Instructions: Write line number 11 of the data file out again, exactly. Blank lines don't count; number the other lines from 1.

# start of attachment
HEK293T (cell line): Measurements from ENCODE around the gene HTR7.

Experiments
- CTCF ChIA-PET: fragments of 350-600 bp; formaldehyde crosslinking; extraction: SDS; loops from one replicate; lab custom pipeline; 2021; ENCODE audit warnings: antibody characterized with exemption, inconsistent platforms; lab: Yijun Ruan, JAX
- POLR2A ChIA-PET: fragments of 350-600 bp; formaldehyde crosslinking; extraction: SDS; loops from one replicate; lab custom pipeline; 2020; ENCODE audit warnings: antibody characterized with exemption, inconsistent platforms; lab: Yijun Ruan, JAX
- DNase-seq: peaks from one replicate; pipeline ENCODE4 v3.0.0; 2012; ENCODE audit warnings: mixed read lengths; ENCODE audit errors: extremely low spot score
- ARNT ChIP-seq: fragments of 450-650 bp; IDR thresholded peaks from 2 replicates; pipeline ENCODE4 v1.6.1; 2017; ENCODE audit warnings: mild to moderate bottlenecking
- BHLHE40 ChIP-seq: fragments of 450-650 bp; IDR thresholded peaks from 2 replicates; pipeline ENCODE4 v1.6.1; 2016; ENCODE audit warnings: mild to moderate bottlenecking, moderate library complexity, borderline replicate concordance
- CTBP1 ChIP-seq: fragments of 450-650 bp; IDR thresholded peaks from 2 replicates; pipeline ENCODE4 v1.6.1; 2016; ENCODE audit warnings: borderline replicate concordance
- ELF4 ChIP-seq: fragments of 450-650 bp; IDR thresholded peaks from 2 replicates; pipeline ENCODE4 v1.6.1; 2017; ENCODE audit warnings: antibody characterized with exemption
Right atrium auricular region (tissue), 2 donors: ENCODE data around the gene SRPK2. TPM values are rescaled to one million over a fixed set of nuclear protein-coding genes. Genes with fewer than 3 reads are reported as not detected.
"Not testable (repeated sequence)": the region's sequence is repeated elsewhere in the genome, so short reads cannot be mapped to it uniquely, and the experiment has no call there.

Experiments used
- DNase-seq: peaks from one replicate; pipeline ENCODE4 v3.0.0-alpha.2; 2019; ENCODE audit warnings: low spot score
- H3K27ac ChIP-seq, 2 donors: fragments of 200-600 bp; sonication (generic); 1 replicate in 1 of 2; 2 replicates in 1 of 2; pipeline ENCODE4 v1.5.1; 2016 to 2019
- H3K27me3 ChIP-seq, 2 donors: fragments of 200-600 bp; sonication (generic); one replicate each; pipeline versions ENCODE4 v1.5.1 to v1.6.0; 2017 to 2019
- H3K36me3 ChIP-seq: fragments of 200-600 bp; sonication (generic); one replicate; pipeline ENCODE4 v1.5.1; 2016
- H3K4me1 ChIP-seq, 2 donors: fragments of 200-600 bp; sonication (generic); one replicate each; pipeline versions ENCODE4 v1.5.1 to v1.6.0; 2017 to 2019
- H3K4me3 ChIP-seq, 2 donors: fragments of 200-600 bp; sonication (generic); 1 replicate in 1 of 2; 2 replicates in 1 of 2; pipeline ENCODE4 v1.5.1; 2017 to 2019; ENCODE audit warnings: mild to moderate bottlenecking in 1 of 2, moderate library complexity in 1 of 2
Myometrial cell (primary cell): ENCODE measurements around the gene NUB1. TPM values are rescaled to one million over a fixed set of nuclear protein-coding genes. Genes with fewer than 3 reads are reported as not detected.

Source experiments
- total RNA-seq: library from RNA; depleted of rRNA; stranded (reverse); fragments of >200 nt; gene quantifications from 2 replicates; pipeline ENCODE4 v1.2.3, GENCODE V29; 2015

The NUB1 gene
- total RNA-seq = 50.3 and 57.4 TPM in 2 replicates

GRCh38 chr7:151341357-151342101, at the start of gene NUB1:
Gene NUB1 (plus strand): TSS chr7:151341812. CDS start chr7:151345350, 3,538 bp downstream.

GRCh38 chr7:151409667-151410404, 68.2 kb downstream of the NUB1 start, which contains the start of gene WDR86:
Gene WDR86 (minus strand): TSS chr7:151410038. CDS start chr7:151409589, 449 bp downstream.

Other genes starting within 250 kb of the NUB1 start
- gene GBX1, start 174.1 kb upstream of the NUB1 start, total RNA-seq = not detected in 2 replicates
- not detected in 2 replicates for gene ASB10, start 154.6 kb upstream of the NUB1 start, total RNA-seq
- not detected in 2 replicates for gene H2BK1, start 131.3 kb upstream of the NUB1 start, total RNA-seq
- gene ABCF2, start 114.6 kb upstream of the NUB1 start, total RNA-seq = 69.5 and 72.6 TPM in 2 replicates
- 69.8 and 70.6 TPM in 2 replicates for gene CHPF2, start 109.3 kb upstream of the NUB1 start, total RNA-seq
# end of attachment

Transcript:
"Not testable (repeated sequence)": the region's sequence is repeated elsewhere in the genome, so short reads cannot be mapped to it uniquely, and the experiment has no call there.